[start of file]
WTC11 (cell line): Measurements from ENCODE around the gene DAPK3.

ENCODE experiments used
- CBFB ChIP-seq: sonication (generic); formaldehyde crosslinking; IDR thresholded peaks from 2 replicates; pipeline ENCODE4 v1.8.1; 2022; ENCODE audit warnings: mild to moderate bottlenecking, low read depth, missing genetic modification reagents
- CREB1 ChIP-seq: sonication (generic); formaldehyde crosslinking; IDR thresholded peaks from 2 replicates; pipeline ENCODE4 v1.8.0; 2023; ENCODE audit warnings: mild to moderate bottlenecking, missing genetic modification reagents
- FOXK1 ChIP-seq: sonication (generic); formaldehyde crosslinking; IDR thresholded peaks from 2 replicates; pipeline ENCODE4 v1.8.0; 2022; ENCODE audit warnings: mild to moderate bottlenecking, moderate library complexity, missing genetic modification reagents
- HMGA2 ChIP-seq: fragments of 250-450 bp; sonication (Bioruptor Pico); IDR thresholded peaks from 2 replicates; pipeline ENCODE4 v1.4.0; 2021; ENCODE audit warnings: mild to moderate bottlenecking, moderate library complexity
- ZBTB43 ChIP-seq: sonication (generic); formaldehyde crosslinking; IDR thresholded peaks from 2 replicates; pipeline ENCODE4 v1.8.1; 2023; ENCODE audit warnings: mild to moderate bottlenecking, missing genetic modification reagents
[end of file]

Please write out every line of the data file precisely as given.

WTC11 (cell line): Measurements from ENCODE around the gene DAPK3.

ENCODE experiments used
- CBFB ChIP-seq: sonication (generic); formaldehyde crosslinking; IDR thresholded peaks from 2 replicates; pipeline ENCODE4 v1.8.1; 2022; ENCODE audit warnings: mild to moderate bottlenecking, low read depth, missing genetic modification reagents
- CREB1 ChIP-seq: sonication (generic); formaldehyde crosslinking; IDR thresholded peaks from 2 replicates; pipeline ENCODE4 v1.8.0; 2023; ENCODE audit warnings: mild to moderate bottlenecking, missing genetic modification reagents
- FOXK1 ChIP-seq: sonication (generic); formaldehyde crosslinking; IDR thresholded peaks from 2 replicates; pipeline ENCODE4 v1.8.0; 2022; ENCODE audit warnings: mild to moderate bottlenecking, moderate library complexity, missing genetic modification reagents
- HMGA2 ChIP-seq: fragments of 250-450 bp; sonication (Bioruptor Pico); IDR thresholded peaks from 2 replicates; pipeline ENCODE4 v1.4.0; 2021; ENCODE audit warnings: mild to moderate bottlenecking, moderate library complexity
- ZBTB43 ChIP-seq: sonication (generic); formaldehyde crosslinking; IDR thresholded peaks from 2 replicates; pipeline ENCODE4 v1.8.1; 2023; ENCODE audit warnings: mild to moderate bottlenecking, missing genetic modification reagents